I heard from a lot of different sources, including Hotel Coffee, to just start writing (meaning blogging) because it doesn't really matter what you say or if anyone reads it. And now, it's almost four weeks later of blogging and here's where I'm at!

Thanks to Dan for mentioning my fan mail on his podcast and putting my link up on his website. (BTW, Welcome to all the Hotel Coffee listeners!) I encourage you to check out his site and his podcast. I load up Hotel Coffee every week on my iPod and I know you will enjoy it, too.

Friday, July 14, 2006

BA at the nurse's place

We're having a lot of meetings this week, aren't we? May from about a nurse has graciously opened her blog doors to host the latest edition of the Blogaholics Anonymous meeting. As always, bring your food and beverage of choice, and I'll see you there! She's got pansit, do you know what that is? Head on over and find out...


I had a pen explode in my lab coat pocket yesterday -- a tragedy, I know. At the end of the day, as I was leaving the office carrying my lab coat home to be washed, one of the other docs said, "I don't know why you still wear that thing. None of us feel the need to wear lab coats anymore. Do you think you're still a resident?"

He was joking, of course, and then we had a short discussion on the the philosophy of a doctor wearing a lab coat while seeing patients in the office. From my perspective, I like my lab coat. Not only is it fashionable, it is practical. I'm able to carry my stethoscope, my prescription pad, a couple of pocket-sized reference books, and a pen (when it doesn't explode).

His points were that the lab coat can make a physical and emotional barrier between you and the patient which can hinder communication. And, it's difficult to continually keep a long white coat clean (I conceded that point).

I'm kind of curious, what do you think? What's your preference? Lab coat or no?

(Notice the new blog title? Why? Leave a comment to find out...)

Thursday, July 13, 2006

Leaving things be

Mrs. D came in yesterday for her four month checkup. She just saw her vascular surgeon within the last month and had some questions....

She was the full-time caregiver for her husband until his Alzheimer's disease got to much for her. She was 88 years old when she thought she "gave up" and moved her husband into the nursing home. "I don't think you gave up," I said to her back then. "You're not exactly a spring chicken anymore and he's more than twice your weight. I have no idea how you've been able to take care of him at home by yourself for such a long time."

The other reason she had to place him in a nursing home was that she required surgery to repair an abdominal aortic aneurysm. In addition to recuperating from the surgery, one important restriction she had was absolutely no heavy lifting -- like of her husband when he would fall on the floor at home.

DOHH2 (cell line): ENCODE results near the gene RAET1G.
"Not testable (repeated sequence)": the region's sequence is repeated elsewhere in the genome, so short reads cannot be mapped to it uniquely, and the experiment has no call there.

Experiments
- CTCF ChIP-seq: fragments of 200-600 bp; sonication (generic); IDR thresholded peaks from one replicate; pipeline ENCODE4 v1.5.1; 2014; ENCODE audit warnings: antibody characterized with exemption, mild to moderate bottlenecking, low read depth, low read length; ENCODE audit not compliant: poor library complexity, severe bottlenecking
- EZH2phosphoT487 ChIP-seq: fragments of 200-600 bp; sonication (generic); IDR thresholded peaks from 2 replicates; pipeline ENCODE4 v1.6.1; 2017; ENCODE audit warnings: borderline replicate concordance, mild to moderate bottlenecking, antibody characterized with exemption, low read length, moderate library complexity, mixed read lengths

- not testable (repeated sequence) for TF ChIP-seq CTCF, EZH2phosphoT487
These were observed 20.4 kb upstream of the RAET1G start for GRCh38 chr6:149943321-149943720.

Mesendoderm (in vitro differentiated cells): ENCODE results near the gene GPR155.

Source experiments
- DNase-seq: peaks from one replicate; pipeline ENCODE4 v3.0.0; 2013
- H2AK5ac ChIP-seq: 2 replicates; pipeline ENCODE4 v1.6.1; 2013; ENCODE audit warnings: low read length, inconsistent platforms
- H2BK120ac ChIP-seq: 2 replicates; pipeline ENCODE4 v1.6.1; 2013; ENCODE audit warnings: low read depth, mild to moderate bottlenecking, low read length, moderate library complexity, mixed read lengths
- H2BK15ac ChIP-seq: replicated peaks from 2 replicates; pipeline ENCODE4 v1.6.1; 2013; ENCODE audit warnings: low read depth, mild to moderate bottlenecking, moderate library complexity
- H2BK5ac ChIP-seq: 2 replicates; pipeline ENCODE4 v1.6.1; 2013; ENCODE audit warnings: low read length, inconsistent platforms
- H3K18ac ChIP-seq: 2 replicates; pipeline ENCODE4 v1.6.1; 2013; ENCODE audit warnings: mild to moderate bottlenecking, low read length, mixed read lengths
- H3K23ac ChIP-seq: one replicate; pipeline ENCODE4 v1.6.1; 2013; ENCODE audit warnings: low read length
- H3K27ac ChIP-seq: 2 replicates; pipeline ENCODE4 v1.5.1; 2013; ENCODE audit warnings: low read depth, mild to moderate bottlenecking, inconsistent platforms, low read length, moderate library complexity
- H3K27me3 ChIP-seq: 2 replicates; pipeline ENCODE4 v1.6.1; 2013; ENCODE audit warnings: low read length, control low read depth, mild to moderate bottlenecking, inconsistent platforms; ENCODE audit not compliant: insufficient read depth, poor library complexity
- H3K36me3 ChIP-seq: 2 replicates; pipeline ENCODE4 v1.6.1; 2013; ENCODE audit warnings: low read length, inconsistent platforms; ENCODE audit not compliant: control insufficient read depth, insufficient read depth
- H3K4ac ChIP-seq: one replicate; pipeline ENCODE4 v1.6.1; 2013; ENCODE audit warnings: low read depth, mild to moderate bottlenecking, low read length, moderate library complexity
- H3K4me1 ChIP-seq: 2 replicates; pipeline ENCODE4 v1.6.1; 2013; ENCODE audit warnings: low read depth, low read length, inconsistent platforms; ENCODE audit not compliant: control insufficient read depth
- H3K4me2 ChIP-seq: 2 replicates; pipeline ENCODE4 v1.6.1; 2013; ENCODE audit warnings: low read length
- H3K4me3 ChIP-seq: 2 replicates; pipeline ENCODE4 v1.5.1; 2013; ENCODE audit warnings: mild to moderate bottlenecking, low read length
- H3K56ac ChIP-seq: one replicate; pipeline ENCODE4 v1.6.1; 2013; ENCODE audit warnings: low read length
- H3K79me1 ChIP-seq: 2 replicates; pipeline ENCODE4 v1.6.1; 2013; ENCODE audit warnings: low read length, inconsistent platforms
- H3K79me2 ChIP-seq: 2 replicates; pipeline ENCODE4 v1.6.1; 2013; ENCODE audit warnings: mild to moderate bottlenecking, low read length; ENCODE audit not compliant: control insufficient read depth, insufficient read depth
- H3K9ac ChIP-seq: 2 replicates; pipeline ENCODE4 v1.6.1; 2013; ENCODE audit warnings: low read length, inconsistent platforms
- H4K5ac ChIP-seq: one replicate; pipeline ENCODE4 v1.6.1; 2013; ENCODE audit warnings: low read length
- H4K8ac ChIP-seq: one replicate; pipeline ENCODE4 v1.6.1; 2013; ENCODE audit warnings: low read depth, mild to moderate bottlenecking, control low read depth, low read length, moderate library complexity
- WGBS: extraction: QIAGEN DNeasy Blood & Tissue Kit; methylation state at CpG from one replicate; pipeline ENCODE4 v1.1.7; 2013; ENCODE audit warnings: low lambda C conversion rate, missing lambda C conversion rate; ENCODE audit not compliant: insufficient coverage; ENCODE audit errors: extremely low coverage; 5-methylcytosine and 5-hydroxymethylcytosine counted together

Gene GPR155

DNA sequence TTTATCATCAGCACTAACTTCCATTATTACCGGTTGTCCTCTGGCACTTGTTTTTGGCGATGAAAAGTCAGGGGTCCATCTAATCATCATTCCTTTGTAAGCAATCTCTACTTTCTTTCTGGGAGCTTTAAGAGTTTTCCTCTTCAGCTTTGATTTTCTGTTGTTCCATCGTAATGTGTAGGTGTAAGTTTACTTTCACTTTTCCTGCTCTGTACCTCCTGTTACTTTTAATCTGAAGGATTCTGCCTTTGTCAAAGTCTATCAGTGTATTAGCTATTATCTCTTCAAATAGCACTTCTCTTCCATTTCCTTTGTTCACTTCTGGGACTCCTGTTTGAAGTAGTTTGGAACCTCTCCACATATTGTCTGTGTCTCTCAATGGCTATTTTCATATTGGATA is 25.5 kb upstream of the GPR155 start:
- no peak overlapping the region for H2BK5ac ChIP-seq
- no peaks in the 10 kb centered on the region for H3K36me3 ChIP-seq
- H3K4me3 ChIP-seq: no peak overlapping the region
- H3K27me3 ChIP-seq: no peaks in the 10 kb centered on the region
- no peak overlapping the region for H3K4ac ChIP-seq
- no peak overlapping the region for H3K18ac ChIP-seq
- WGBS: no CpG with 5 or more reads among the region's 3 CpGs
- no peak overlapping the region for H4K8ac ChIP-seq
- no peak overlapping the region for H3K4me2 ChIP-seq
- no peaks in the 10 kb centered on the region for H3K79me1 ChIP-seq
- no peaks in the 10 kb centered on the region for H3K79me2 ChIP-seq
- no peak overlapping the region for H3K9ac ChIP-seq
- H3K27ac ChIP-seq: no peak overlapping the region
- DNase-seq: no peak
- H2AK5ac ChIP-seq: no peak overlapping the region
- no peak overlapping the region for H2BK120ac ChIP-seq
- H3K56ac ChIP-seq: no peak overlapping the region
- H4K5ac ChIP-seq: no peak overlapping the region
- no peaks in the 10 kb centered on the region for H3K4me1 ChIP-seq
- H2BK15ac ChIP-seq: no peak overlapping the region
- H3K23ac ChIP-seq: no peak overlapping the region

Her husband died peacefully a few months later. A couple of Mrs. D's children moved back to the area to help sell the house and take care of the legal affairs. They all live in the same house here now.

Oh yeah, did I mention that this was the only surgery that she ever had and currently is on no prescription medicines. It's not because she refuses to take medicines, it's because she's THAT healthy and is still very independent.

...."My doctor told me I need an MRA. What's that?" Mrs. D's doctor initially ordered a carotid ultrasound to check for blockages. The findings were questionable, so an MRA was recommended to get more information. I explained what an MRA was and if there was significant blockages, then surgery could be done to repair it.

"Do you really think I need an MRA? I really don't want anymore surgery. If I was your grandmother, what would you say?" This is probably one of my least favorite questions in all of medicine. Usually, I put my lawyer hat on and give a laundry list of potential problems if a critical stenosis is not diagnosed or treated.

"If you were my grandmother, I'd say that you've been getting along for almost your entire life without the need for medications and doctors. Whatever you decide is probably as good or better than anything I would say. I mean, hey, you're healthier than I am. I should be taking health tips from you."

"Well, I think I'll leave things be. You don't think that nice young man," she meant her vascular surgeon, "would be mad at me if I cancelled the MRA." "No, not at all. I think that he'll understand." "Well, then it's settled." "I think it is."

Tuesday, July 11, 2006

In a mood

I don't know what's quite gotten into me today. I'm in this rapid fire blogging mood today. Anyway, I have a confession I'd like to make (other than I'm a blogaholic). I can't believe I did this, but I consumed about 1200 calories at lunch today. What was I thinking! It's just that Wendy's was calling my name and I couldn't stop myself. Yes, I'm an idiot. Whew! Now, I feel better.

Speaking of moods, I guess Blogger is in the mood for maintenance.
We will have an outage of 90 minutes from 4p to 5:30p (Pacific Time) as we perform some hardware upgrades. At the beginning of this outage (the first five minutes), will appear completely inaccessible. Following this, a status message will appear for the remainder of the 90 minute outage during which time users will be unable to update their blogs.

With all the stuff happening with Moof to FD to Cathy to anyone else, who knows what will happen with this scheduled Blogger outage. Maybe this will be my last blog ever. Thanks for the memories. HA!

BA at the beach